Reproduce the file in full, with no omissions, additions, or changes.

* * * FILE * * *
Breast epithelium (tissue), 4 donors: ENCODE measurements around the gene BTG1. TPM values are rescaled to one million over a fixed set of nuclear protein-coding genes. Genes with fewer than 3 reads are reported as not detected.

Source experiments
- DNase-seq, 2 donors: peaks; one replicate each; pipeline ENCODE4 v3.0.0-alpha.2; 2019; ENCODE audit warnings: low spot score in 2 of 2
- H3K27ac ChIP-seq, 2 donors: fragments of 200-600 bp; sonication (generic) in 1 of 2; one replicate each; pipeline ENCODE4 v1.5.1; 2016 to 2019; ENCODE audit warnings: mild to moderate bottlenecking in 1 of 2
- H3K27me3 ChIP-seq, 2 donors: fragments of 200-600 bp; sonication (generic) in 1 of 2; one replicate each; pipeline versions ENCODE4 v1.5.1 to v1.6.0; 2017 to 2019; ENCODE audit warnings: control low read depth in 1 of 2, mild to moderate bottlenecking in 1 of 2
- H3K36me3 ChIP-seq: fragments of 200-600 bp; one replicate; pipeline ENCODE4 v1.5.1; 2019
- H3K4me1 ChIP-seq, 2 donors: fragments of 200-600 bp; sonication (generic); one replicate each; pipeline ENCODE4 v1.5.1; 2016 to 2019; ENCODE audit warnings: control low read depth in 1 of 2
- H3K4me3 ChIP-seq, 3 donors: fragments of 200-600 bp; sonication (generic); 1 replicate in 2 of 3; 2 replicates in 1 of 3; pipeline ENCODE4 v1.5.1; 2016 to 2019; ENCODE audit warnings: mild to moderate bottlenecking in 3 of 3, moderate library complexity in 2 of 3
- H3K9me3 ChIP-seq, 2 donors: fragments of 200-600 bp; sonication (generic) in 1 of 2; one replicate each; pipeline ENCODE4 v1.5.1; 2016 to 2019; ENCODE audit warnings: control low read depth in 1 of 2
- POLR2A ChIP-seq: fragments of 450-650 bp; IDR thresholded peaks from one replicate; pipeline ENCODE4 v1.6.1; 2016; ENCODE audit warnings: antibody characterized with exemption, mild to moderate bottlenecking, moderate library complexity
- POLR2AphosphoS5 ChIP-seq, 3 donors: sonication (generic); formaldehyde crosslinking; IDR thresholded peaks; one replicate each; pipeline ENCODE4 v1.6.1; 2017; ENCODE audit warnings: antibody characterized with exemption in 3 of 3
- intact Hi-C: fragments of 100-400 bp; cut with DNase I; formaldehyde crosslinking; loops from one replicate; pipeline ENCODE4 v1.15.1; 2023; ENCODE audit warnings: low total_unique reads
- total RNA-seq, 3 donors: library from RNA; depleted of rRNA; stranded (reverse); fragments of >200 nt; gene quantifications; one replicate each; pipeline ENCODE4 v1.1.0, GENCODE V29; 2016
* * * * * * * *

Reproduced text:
Breast epithelium (tissue), 4 donors: ENCODE measurements around the gene BTG1. TPM values are rescaled to one million over a fixed set of nuclear protein-coding genes. Genes with fewer than 3 reads are reported as not detected.

Source experiments
- DNase-seq, 2 donors: peaks; one replicate each; pipeline ENCODE4 v3.0.0-alpha.2; 2019; ENCODE audit warnings: low spot score in 2 of 2
- H3K27ac ChIP-seq, 2 donors: fragments of 200-600 bp; sonication (generic) in 1 of 2; one replicate each; pipeline ENCODE4 v1.5.1; 2016 to 2019; ENCODE audit warnings: mild to moderate bottlenecking in 1 of 2
- H3K27me3 ChIP-seq, 2 donors: fragments of 200-600 bp; sonication (generic) in 1 of 2; one replicate each; pipeline versions ENCODE4 v1.5.1 to v1.6.0; 2017 to 2019; ENCODE audit warnings: control low read depth in 1 of 2, mild to moderate bottlenecking in 1 of 2
- H3K36me3 ChIP-seq: fragments of 200-600 bp; one replicate; pipeline ENCODE4 v1.5.1; 2019
- H3K4me1 ChIP-seq, 2 donors: fragments of 200-600 bp; sonication (generic); one replicate each; pipeline ENCODE4 v1.5.1; 2016 to 2019; ENCODE audit warnings: control low read depth in 1 of 2
- H3K4me3 ChIP-seq, 3 donors: fragments of 200-600 bp; sonication (generic); 1 replicate in 2 of 3; 2 replicates in 1 of 3; pipeline ENCODE4 v1.5.1; 2016 to 2019; ENCODE audit warnings: mild to moderate bottlenecking in 3 of 3, moderate library complexity in 2 of 3
- H3K9me3 ChIP-seq, 2 donors: fragments of 200-600 bp; sonication (generic) in 1 of 2; one replicate each; pipeline ENCODE4 v1.5.1; 2016 to 2019; ENCODE audit warnings: control low read depth in 1 of 2
- POLR2A ChIP-seq: fragments of 450-650 bp; IDR thresholded peaks from one replicate; pipeline ENCODE4 v1.6.1; 2016; ENCODE audit warnings: antibody characterized with exemption, mild to moderate bottlenecking, moderate library complexity
- POLR2AphosphoS5 ChIP-seq, 3 donors: sonication (generic); formaldehyde crosslinking; IDR thresholded peaks; one replicate each; pipeline ENCODE4 v1.6.1; 2017; ENCODE audit warnings: antibody characterized with exemption in 3 of 3
- intact Hi-C: fragments of 100-400 bp; cut with DNase I; formaldehyde crosslinking; loops from one replicate; pipeline ENCODE4 v1.15.1; 2023; ENCODE audit warnings: low total_unique reads
- total RNA-seq, 3 donors: library from RNA; depleted of rRNA; stranded (reverse); fragments of >200 nt; gene quantifications; one replicate each; pipeline ENCODE4 v1.1.0, GENCODE V29; 2016